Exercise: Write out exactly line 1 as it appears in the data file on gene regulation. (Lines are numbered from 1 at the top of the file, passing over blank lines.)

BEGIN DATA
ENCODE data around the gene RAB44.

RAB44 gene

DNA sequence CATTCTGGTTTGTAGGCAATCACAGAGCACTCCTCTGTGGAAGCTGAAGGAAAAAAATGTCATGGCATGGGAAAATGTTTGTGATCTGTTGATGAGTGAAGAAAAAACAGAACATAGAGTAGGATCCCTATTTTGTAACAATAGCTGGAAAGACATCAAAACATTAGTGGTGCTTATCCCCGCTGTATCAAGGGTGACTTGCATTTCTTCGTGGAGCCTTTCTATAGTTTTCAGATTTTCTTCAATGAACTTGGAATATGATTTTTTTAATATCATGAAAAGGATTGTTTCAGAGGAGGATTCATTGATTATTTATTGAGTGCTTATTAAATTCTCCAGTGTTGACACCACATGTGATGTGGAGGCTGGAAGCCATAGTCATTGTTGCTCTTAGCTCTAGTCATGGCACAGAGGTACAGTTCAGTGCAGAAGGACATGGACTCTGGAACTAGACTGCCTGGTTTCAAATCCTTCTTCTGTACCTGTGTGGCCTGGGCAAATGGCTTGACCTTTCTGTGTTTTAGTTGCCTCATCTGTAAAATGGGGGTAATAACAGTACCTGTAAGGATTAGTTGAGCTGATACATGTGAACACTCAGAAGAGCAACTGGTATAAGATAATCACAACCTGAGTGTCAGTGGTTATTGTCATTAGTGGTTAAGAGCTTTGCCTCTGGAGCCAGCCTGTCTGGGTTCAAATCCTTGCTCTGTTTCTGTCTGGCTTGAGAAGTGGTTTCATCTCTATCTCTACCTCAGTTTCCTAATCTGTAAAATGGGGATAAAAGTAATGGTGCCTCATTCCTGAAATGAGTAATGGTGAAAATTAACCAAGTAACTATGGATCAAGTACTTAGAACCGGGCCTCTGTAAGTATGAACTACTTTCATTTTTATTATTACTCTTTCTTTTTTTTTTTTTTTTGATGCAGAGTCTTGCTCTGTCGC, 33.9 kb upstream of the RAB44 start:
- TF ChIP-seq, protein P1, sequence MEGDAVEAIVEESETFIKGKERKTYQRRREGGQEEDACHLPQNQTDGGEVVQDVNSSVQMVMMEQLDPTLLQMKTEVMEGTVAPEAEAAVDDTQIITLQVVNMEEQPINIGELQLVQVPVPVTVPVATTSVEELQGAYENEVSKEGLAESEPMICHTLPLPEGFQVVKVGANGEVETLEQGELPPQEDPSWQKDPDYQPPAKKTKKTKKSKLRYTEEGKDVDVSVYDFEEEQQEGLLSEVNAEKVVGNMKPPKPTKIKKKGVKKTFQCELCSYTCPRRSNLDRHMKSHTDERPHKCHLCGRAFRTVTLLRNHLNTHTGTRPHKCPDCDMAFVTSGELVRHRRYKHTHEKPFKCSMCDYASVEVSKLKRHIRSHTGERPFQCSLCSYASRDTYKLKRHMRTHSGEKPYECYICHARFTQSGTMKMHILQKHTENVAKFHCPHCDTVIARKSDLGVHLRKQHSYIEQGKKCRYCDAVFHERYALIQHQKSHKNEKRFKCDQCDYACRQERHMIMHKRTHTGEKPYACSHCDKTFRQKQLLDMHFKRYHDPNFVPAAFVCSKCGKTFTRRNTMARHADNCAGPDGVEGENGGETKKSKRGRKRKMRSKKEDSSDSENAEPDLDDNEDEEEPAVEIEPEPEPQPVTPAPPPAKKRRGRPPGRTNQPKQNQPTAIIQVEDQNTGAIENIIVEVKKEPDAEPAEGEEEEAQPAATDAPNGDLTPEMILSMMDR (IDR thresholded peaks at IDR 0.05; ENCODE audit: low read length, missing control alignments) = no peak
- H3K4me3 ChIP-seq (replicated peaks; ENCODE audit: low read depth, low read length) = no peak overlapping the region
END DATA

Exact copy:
ENCODE data around the gene RAB44.